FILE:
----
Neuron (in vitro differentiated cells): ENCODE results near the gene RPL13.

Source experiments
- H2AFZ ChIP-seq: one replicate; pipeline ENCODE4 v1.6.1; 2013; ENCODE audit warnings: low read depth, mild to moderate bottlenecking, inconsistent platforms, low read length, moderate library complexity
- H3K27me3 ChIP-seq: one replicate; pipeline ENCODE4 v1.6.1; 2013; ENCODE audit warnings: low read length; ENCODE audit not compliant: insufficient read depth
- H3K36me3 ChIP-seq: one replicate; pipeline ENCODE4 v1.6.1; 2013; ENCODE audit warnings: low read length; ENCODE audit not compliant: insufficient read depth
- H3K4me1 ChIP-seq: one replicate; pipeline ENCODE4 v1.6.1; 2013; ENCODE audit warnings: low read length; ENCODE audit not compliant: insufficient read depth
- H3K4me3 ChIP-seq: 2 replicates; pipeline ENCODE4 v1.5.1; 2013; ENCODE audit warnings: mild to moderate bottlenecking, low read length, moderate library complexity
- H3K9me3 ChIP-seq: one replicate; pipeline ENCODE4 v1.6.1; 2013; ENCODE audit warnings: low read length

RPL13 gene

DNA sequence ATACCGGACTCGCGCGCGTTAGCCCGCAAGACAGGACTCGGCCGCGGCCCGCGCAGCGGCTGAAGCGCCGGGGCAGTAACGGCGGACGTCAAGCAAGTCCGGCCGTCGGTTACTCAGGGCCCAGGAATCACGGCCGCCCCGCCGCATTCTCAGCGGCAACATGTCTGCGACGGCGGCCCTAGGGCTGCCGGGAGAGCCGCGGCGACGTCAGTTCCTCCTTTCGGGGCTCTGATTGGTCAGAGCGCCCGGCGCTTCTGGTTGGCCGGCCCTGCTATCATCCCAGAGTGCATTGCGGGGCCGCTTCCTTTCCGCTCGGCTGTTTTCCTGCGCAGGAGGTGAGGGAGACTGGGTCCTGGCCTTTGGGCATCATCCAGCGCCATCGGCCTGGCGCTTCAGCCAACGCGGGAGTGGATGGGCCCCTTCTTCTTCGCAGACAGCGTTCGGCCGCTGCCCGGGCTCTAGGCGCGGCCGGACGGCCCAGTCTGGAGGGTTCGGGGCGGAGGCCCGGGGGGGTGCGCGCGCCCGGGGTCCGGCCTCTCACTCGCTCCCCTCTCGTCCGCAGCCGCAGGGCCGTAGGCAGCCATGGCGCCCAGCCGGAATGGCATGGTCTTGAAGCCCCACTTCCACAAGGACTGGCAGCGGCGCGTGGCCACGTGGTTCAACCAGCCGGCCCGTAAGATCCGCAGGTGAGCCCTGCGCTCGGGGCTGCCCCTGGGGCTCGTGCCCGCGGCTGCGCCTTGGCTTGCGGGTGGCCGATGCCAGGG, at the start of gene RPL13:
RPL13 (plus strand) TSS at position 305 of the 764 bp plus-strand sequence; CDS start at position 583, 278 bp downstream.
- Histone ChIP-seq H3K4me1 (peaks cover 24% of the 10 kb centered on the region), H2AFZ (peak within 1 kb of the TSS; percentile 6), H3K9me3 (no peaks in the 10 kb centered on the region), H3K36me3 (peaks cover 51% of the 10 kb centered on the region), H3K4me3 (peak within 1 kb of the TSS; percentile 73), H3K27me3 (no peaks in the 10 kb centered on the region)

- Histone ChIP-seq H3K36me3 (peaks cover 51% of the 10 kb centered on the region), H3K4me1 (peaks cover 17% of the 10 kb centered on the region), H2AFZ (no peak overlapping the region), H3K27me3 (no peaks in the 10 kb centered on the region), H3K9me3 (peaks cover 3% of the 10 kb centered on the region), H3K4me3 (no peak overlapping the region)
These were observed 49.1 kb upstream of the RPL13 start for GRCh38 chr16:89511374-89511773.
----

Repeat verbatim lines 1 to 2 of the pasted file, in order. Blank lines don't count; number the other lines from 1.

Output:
Neuron (in vitro differentiated cells): ENCODE results near the gene RPL13.

Source experiments